The State Supreme Court decertified a Second District Court of Appeal opinion that overturned portions of Santa Monica's rent control law.
The appellate court ruled that Santa Monica could not modify conditions established by state law under which landlords can increase rents for voluntarily vacated units. The court also held that the city cannot demand more information than state law requires when registering rent-controlled units. (See CP&DR Legal Digest, June 2000.)
In reviewing the Costa-Hawkins Rental Housing Act of 1995 (Civ. Code §1954.50), the court found that the state "fully occupied" the field of law governing the right of landlords to establish rental rates, whether or not the units are subject to rent control. Under Costa-Hawkins, a landlord can set initial and subsequent rental rates for new tenancies, even for units subject to rent control.
The ruling was a rare loss for Santa Monica, which has successfully defended one of the strictest rent control laws in the state for years. While the outcome of the case remains unchanged, affordable housing advocates applauded the state high court's decision, which means the case cannot be cited as precedent. The court issued its decertification order on August 23.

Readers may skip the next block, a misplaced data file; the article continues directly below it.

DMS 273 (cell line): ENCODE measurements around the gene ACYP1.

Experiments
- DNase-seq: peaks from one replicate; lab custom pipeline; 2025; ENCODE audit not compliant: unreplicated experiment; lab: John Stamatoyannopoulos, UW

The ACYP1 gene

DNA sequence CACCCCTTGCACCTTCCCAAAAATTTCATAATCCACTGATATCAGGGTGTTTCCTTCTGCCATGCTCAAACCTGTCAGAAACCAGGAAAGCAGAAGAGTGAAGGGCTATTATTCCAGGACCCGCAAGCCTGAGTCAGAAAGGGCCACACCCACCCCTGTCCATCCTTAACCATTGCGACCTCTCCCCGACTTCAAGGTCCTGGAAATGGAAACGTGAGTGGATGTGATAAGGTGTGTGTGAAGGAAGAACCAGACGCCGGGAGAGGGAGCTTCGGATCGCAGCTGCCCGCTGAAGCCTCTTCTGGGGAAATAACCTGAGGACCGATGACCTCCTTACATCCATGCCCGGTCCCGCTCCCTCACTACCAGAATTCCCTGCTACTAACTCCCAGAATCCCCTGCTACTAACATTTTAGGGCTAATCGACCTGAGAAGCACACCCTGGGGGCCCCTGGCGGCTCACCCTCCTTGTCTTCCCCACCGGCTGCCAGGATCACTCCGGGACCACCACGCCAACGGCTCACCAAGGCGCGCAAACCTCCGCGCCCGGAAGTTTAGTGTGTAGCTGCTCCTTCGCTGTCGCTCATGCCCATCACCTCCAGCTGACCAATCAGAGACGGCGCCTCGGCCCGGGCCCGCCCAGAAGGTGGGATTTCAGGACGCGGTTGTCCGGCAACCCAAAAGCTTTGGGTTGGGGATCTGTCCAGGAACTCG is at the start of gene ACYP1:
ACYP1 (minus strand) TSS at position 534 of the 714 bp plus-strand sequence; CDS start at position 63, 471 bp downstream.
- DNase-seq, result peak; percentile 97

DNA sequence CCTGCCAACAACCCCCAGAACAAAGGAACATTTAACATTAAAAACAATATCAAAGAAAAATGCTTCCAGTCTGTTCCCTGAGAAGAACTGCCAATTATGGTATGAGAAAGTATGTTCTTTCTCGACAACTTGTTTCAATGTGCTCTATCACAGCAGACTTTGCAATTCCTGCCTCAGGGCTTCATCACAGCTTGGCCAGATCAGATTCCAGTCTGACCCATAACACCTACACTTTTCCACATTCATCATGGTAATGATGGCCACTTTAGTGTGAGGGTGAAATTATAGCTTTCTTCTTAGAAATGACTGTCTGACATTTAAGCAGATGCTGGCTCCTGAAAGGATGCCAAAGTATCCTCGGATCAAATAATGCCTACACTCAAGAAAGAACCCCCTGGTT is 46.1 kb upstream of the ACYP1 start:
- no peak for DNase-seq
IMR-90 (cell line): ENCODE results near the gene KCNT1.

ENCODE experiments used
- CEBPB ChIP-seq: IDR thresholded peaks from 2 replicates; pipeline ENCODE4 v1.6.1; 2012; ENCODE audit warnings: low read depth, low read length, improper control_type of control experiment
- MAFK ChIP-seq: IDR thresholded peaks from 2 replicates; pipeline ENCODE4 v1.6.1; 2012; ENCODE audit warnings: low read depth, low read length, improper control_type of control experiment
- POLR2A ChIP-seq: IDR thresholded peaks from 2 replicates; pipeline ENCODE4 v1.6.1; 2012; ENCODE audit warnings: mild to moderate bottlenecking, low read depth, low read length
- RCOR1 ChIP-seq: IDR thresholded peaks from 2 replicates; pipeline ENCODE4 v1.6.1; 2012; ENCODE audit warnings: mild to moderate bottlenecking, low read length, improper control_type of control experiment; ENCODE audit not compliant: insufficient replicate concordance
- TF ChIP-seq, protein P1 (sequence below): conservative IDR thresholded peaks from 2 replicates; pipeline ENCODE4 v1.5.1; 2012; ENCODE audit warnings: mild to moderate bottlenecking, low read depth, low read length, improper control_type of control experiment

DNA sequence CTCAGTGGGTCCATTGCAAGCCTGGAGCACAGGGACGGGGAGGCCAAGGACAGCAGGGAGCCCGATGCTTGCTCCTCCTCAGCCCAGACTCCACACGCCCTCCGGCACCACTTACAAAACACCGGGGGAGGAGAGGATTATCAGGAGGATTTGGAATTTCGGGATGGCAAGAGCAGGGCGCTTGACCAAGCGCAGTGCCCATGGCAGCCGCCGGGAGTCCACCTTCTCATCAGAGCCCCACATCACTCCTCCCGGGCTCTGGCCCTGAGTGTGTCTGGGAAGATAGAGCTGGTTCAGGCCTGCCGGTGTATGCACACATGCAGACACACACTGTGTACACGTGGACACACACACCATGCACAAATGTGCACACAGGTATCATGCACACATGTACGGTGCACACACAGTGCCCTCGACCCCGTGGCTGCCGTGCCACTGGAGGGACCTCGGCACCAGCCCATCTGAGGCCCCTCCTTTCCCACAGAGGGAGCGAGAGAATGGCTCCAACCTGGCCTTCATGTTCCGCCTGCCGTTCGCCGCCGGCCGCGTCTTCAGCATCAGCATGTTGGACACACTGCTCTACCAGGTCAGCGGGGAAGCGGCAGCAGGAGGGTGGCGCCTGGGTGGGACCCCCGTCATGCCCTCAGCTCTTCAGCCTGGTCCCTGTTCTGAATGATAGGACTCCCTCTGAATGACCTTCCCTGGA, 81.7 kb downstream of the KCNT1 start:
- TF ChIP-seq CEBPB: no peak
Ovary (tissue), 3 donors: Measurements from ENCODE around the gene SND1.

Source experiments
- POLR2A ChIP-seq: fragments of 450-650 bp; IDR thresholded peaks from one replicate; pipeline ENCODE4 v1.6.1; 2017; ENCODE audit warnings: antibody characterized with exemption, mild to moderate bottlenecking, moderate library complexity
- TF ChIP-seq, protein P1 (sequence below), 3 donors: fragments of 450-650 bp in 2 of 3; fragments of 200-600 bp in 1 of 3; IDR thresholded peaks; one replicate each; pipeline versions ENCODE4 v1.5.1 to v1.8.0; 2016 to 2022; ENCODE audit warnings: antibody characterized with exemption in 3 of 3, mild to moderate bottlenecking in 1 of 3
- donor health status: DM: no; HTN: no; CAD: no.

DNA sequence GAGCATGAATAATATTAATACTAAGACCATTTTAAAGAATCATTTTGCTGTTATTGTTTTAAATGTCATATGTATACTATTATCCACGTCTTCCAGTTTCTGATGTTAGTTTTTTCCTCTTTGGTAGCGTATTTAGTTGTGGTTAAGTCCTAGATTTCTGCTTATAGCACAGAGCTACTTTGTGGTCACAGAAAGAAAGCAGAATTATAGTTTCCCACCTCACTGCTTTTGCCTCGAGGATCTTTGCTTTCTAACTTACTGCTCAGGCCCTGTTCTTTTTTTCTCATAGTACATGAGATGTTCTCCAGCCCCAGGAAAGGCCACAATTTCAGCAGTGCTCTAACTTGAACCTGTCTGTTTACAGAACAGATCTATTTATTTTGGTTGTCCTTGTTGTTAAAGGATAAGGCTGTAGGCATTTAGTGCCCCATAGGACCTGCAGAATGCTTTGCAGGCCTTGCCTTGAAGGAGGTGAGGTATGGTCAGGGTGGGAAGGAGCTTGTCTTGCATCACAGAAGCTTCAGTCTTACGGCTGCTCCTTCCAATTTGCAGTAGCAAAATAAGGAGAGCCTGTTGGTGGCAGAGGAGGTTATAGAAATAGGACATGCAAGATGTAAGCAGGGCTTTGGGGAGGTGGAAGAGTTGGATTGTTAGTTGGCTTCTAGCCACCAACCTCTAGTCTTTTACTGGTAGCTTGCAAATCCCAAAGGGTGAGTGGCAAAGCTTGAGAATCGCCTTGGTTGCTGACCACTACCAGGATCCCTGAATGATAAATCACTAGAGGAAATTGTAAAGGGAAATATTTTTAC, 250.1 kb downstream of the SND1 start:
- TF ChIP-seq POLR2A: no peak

The case is Cabinda v. Santa Monica Rent Control Board, 80 Cal.App.4th 853, 2000 Daily Journal D.A.R. 4989.
A sharply divided three-judge panel of the Ninth Circuit Court of Appeals has upheld an environmental impact statement prepared for expansion of the Kahului Airport in Maui, Hawaii. The court majority ruled that the Federal Aviation Administration had taken the "hard look" at the project's impact on native habitat required by the National Environmental Policy Act, while a dissenting judge called the FAA's study inadequate and deceptive.
The FAA and the Hawaii Department of Transportation proposed repa...
Property rights advocates won a potentially far-reaching victory with a First District Court of Appeals ruling regarding San Francisco's hotel conversion ordinance. In a takings lawsuit filed by a hotel owner, the court held that the "heightened scrutiny" test applies to the San Francisco law, meaning there must be a close relationship between the exaction and the project's impact.
The court ruled that the lawsuit filed by owners of the San Remo Hotel should proceed in trial court. The hotel owners ar...
An appellate court has ruled against environmentalists in a California Environmental Quality Act lawsuit because the project in question was not approved and because environmentalists did not exhaust their administrative remedies.
In a peculiar case from Rancho Cucamonga, the Fourth District Court of Appeal, Division Two, ruled that the lawsuit brought by opponents of a 40-home subdivision was moot because the city denied the developer's design review application for a previously approved su...
In a major victory for developers of Playa Vista, the Ninth Circuit Court of Appeal has reinstated an Army Corps of Engineers permit to fill 16 acres of wetlands. The unanimous three-judge appellate panel overturned a district court ruling that the Corps did not adequately consider environmental impacts of the overall project.
The Ninth Circuit held that the Corps did not need to complete an environmental impact statement and that the Corps was correct to review only the wetlands portion o...